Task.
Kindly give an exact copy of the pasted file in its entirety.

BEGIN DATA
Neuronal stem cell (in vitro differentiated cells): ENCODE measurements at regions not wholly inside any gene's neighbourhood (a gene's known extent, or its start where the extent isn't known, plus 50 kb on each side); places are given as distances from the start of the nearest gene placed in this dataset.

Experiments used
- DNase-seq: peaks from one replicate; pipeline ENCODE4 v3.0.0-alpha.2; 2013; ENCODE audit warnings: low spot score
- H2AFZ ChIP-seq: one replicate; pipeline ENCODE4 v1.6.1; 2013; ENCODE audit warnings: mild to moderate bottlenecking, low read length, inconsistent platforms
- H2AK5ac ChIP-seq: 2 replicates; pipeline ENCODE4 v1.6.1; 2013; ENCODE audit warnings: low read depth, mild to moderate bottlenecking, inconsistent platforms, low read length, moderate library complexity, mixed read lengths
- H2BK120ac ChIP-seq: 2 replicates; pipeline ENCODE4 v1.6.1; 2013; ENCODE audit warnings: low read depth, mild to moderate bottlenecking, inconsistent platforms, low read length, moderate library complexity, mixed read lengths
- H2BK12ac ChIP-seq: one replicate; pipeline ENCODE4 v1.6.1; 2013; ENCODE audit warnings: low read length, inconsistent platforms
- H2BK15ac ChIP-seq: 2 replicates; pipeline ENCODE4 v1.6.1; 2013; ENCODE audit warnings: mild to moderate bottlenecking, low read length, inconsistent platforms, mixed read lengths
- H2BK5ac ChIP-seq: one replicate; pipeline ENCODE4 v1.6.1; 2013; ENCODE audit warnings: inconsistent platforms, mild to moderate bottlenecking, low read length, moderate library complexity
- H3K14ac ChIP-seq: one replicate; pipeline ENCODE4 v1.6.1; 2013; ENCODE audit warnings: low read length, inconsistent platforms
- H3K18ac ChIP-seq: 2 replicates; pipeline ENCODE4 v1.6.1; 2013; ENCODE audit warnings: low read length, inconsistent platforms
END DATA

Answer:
Neuronal stem cell (in vitro differentiated cells): ENCODE measurements at regions not wholly inside any gene's neighbourhood (a gene's known extent, or its start where the extent isn't known, plus 50 kb on each side); places are given as distances from the start of the nearest gene placed in this dataset.

Experiments used
- DNase-seq: peaks from one replicate; pipeline ENCODE4 v3.0.0-alpha.2; 2013; ENCODE audit warnings: low spot score
- H2AFZ ChIP-seq: one replicate; pipeline ENCODE4 v1.6.1; 2013; ENCODE audit warnings: mild to moderate bottlenecking, low read length, inconsistent platforms
- H2AK5ac ChIP-seq: 2 replicates; pipeline ENCODE4 v1.6.1; 2013; ENCODE audit warnings: low read depth, mild to moderate bottlenecking, inconsistent platforms, low read length, moderate library complexity, mixed read lengths
- H2BK120ac ChIP-seq: 2 replicates; pipeline ENCODE4 v1.6.1; 2013; ENCODE audit warnings: low read depth, mild to moderate bottlenecking, inconsistent platforms, low read length, moderate library complexity, mixed read lengths
- H2BK12ac ChIP-seq: one replicate; pipeline ENCODE4 v1.6.1; 2013; ENCODE audit warnings: low read length, inconsistent platforms
- H2BK15ac ChIP-seq: 2 replicates; pipeline ENCODE4 v1.6.1; 2013; ENCODE audit warnings: mild to moderate bottlenecking, low read length, inconsistent platforms, mixed read lengths
- H2BK5ac ChIP-seq: one replicate; pipeline ENCODE4 v1.6.1; 2013; ENCODE audit warnings: inconsistent platforms, mild to moderate bottlenecking, low read length, moderate library complexity
- H3K14ac ChIP-seq: one replicate; pipeline ENCODE4 v1.6.1; 2013; ENCODE audit warnings: low read length, inconsistent platforms
- H3K18ac ChIP-seq: 2 replicates; pipeline ENCODE4 v1.6.1; 2013; ENCODE audit warnings: low read length, inconsistent platforms